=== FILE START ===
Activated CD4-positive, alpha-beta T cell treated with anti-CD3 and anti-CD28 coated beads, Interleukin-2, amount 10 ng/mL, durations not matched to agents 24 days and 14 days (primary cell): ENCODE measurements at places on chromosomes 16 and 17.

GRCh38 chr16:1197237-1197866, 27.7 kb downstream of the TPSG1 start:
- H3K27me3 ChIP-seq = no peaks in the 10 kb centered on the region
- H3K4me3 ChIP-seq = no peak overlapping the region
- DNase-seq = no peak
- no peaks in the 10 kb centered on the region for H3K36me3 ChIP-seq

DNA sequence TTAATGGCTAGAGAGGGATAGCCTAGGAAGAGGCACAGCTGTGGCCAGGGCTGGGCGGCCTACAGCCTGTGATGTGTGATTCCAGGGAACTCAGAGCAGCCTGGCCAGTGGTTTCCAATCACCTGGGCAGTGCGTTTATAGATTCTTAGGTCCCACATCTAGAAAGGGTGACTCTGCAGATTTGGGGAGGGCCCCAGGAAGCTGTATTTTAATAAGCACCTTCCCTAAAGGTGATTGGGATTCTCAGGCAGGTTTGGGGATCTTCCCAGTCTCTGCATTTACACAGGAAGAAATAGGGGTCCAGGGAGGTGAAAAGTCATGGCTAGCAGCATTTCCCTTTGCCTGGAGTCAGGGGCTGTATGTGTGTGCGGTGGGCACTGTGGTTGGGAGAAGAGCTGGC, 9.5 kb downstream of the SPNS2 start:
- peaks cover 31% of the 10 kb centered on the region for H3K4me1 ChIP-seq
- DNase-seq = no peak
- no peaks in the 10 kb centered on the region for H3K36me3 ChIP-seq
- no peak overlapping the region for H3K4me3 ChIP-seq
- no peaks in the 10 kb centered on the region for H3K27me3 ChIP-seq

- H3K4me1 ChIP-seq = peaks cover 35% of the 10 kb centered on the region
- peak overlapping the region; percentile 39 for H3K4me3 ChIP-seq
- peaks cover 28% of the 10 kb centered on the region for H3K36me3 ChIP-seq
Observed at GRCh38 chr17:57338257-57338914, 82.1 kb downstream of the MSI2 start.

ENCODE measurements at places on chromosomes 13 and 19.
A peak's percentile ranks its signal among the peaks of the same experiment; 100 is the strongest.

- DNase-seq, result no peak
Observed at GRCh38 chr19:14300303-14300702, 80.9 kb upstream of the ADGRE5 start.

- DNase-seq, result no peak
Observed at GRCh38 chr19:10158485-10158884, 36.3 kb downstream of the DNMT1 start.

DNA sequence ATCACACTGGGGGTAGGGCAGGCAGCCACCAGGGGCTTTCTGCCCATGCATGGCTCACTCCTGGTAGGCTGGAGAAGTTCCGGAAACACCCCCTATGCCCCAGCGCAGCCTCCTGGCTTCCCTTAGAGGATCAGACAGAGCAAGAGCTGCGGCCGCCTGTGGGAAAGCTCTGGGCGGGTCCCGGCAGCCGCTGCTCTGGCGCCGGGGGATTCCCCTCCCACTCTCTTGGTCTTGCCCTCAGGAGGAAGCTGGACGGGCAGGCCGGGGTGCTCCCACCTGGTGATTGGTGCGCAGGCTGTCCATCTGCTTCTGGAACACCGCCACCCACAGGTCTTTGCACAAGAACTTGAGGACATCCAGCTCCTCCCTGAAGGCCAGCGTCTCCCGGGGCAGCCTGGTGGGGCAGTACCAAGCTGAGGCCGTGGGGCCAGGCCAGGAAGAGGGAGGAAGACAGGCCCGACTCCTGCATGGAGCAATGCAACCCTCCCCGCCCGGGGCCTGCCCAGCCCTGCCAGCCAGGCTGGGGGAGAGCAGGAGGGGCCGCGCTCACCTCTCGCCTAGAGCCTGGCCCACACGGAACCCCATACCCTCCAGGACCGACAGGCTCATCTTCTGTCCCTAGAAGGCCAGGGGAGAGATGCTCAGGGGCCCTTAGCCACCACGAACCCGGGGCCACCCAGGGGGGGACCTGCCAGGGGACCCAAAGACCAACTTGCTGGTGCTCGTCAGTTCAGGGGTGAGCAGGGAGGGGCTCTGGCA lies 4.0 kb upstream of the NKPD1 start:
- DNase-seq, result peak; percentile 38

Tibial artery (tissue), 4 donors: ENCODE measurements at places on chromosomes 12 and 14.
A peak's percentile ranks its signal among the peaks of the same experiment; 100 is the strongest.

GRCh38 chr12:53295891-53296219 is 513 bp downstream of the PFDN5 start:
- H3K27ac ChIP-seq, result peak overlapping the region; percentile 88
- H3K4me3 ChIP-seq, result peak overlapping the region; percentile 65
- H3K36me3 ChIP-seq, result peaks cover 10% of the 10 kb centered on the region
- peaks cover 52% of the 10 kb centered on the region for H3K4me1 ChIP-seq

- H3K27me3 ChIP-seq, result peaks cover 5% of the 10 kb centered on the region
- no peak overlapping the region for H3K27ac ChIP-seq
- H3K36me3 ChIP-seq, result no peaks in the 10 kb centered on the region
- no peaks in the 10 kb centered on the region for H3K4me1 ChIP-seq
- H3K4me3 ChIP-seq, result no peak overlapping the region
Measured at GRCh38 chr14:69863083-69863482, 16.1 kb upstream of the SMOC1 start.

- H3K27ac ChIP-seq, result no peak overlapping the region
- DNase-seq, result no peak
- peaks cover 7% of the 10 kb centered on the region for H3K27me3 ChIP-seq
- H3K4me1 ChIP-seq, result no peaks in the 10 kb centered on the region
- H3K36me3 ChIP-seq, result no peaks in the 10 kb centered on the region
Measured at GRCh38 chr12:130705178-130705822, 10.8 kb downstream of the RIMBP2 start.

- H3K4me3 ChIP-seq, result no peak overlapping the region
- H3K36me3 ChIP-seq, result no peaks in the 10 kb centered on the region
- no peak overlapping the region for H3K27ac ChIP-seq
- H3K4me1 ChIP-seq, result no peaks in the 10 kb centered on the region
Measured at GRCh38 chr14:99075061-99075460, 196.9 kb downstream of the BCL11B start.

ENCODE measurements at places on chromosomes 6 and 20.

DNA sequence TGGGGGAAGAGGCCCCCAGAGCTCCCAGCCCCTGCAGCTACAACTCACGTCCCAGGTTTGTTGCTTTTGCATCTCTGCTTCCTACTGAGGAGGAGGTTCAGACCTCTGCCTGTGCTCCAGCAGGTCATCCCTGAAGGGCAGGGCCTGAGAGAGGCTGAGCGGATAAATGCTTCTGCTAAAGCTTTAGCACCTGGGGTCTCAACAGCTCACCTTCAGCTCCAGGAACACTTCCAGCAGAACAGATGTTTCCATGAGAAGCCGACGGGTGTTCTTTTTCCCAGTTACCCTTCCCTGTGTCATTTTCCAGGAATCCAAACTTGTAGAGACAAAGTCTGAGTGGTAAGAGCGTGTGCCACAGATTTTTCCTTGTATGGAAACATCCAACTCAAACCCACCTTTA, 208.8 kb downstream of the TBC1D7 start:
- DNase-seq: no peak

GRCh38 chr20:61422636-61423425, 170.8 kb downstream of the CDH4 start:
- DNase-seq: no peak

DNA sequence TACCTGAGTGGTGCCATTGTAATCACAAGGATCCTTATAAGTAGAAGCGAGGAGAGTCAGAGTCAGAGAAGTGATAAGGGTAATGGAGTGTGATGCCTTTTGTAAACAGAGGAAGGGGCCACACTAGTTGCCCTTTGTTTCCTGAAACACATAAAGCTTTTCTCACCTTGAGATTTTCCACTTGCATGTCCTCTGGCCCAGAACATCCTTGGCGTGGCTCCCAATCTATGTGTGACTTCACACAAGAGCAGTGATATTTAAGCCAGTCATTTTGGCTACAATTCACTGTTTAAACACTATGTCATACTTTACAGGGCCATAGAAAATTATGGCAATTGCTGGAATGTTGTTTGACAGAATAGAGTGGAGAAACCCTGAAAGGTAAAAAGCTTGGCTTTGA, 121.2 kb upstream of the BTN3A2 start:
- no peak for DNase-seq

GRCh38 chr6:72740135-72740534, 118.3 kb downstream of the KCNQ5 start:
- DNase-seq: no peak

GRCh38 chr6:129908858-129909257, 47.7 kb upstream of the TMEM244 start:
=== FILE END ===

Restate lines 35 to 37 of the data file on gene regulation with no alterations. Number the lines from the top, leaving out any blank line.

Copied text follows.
- no peaks in the 10 kb centered on the region for H3K4me1 ChIP-seq
- H3K4me3 ChIP-seq, result no peak overlapping the region
Measured at GRCh38 chr14:69863083-69863482, 16.1 kb upstream of the SMOC1 start.